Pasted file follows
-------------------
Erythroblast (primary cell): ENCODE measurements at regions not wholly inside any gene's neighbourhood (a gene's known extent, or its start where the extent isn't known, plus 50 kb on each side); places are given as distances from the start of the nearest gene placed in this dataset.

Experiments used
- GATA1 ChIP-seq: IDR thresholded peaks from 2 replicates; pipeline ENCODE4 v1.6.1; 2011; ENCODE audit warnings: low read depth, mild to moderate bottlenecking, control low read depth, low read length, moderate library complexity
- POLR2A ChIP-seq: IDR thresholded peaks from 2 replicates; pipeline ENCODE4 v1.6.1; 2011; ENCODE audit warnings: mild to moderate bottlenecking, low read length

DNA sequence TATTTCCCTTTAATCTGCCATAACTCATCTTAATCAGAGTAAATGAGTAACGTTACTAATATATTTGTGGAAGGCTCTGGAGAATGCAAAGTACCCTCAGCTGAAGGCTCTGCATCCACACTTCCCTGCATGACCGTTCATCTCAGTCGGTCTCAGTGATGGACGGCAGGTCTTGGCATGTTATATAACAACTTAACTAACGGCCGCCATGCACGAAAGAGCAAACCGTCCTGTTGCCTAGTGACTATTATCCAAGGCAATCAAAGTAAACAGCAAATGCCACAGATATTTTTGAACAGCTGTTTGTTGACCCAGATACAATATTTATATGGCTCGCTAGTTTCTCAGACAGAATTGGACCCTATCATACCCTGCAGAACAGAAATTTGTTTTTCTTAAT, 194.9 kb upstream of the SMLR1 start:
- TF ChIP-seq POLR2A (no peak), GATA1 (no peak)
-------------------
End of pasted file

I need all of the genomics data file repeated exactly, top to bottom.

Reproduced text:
Erythroblast (primary cell): ENCODE measurements at regions not wholly inside any gene's neighbourhood (a gene's known extent, or its start where the extent isn't known, plus 50 kb on each side); places are given as distances from the start of the nearest gene placed in this dataset.

Experiments used
- GATA1 ChIP-seq: IDR thresholded peaks from 2 replicates; pipeline ENCODE4 v1.6.1; 2011; ENCODE audit warnings: low read depth, mild to moderate bottlenecking, control low read depth, low read length, moderate library complexity
- POLR2A ChIP-seq: IDR thresholded peaks from 2 replicates; pipeline ENCODE4 v1.6.1; 2011; ENCODE audit warnings: mild to moderate bottlenecking, low read length

DNA sequence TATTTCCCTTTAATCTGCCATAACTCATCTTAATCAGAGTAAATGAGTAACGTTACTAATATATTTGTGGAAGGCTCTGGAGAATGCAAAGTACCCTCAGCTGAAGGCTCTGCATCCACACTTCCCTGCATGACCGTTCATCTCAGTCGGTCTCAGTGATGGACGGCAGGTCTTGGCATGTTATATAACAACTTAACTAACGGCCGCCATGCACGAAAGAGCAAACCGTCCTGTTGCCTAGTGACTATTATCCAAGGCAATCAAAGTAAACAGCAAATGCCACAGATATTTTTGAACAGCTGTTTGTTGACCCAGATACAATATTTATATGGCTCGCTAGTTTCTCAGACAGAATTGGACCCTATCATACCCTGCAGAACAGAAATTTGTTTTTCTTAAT, 194.9 kb upstream of the SMLR1 start:
- TF ChIP-seq POLR2A (no peak), GATA1 (no peak)